Spurred by tax competition, the flat tax revolution continues to generate positive results. Albania will have a 10 percent flat tax beginning in January 2008. The corporate rate also will be 10 percent, as will the payroll tax. The latter reform is particularly interesting since many of the flat tax nations in Eastern Europe retain punnitive payroll tax rates - a policy that undermines the pro-growth and pro-employment effects of the flat tax. The Southest European Times reports:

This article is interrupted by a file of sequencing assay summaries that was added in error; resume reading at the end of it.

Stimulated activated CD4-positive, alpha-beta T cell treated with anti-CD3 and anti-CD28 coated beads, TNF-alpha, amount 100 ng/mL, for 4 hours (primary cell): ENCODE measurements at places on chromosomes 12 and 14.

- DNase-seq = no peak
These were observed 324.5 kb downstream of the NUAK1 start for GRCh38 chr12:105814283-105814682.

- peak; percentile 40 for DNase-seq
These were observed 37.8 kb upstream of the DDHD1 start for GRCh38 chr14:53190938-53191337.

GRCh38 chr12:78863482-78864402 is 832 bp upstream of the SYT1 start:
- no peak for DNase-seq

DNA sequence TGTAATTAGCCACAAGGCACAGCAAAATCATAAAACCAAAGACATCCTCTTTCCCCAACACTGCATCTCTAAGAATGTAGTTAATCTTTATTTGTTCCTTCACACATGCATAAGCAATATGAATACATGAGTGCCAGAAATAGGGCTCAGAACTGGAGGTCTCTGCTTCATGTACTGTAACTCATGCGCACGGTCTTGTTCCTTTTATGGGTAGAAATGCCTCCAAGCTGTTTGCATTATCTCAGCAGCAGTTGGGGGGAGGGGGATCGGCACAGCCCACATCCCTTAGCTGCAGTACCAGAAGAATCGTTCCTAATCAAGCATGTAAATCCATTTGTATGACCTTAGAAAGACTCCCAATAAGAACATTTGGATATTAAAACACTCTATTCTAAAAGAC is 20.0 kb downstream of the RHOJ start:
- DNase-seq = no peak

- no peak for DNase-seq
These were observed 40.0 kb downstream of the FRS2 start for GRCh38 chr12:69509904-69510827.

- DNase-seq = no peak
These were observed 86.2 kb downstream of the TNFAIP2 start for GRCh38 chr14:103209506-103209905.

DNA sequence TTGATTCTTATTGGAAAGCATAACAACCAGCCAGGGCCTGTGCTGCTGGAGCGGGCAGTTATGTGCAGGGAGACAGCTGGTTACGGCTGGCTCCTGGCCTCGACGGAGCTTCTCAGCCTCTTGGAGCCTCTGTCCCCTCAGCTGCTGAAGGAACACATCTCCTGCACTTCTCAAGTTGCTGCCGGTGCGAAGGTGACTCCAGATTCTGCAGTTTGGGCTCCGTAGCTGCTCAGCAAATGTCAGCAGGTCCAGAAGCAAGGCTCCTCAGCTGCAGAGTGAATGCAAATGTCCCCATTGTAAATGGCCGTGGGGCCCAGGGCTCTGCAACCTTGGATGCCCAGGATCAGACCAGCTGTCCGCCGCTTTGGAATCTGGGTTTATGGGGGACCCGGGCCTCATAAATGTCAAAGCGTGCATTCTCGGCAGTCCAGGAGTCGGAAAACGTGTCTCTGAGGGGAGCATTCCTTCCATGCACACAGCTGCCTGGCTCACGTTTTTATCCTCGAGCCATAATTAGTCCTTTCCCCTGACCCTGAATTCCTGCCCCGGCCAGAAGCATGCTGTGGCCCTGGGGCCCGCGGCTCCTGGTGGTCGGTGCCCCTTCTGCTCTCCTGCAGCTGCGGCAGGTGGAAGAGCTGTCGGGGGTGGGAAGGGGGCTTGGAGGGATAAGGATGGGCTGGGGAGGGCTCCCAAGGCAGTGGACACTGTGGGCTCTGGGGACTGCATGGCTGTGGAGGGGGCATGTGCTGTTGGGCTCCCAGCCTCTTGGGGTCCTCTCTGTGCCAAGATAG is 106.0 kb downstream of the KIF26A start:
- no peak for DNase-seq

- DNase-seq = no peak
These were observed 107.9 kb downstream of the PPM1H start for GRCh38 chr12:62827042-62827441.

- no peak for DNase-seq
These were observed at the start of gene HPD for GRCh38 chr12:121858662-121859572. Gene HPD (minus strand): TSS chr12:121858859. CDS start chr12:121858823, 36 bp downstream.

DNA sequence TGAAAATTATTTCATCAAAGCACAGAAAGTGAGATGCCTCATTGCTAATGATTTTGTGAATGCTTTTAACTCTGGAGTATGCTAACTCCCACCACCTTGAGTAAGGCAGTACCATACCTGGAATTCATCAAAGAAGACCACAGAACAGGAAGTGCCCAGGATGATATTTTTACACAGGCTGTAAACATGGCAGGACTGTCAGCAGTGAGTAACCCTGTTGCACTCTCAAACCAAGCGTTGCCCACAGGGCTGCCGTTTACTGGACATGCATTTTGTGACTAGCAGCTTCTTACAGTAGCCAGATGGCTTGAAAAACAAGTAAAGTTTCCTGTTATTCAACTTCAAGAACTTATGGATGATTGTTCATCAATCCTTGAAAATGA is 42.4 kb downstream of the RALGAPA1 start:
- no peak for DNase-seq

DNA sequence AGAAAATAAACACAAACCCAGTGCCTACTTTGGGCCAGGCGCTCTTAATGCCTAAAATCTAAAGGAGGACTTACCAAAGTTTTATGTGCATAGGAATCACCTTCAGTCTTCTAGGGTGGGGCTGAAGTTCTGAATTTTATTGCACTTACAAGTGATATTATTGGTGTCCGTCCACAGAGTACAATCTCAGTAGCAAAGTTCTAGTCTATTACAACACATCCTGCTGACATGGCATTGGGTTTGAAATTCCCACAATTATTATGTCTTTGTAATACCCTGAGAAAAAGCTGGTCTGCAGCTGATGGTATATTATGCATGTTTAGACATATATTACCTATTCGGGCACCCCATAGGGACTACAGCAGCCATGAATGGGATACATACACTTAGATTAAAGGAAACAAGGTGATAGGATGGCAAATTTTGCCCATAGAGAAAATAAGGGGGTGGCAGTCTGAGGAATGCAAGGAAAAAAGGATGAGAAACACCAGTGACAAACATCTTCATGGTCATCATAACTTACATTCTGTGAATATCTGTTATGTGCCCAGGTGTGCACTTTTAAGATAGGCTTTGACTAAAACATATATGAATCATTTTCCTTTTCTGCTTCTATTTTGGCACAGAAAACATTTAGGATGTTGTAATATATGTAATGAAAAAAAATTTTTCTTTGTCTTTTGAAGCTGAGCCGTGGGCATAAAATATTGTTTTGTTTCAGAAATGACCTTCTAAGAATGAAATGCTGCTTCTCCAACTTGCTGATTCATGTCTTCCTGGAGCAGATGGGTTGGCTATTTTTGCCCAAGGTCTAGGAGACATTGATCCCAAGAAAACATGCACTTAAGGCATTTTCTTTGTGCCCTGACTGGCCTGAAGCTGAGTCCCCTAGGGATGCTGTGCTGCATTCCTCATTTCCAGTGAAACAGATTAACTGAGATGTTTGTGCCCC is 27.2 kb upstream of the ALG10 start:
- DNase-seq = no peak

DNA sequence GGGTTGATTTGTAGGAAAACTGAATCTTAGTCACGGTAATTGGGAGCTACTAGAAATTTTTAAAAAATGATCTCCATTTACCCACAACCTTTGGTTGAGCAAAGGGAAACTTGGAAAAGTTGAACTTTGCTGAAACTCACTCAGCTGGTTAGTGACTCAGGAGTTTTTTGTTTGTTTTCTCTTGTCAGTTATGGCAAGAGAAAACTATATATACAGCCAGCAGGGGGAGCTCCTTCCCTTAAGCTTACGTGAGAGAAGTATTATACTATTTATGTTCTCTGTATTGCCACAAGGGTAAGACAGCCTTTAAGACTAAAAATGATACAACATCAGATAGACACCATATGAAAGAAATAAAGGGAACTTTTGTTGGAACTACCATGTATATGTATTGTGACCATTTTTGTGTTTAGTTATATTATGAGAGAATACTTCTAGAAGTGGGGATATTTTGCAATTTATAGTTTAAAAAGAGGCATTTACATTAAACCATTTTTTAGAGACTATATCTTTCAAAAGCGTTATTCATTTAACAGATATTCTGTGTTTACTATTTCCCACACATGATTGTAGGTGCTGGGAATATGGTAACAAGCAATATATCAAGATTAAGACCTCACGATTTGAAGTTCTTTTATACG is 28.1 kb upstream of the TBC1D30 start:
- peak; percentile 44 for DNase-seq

In a bid to promote growth and improve the business climate, the administration of Albanian Prime Minister Sali Berisha plans a major overhaul of the tax system. The biggest change is a switch to a flat tax. “As of January 1st, 2008, Albania will have implemented the 10% flat tax system, one of the lowest in Europe,” Berisha told a business community meeting in late March. Corporate taxes, currently at 20%, are to be slashed in half. Social security contributions from businesses will likewise be capped at 10%. The government and other supporters of the reform say it will widen the taxable base and simplify tax administration, while also making Albania an easier place to invest. According to Finance Minister Ridvan Bode, the changes will lead to a more streamlined fiscal system. “The flat tax helps eliminate the potential arbitrage between corporate tax, dividend taxes and the income tax,” he says. VAT and other taxes will also be gradually reduced in order to woo investors, the minister added. …In the past, the IMF has been wary of plans to reduce taxes in Albania. This time, however, it seems more receptive – provided the overhaul is combined with more effective revenue collection. “We will negotiate with the Albanian government about the tax reduction, depending on the tax collection,” IMF representative Ann Margaret Westin told the press.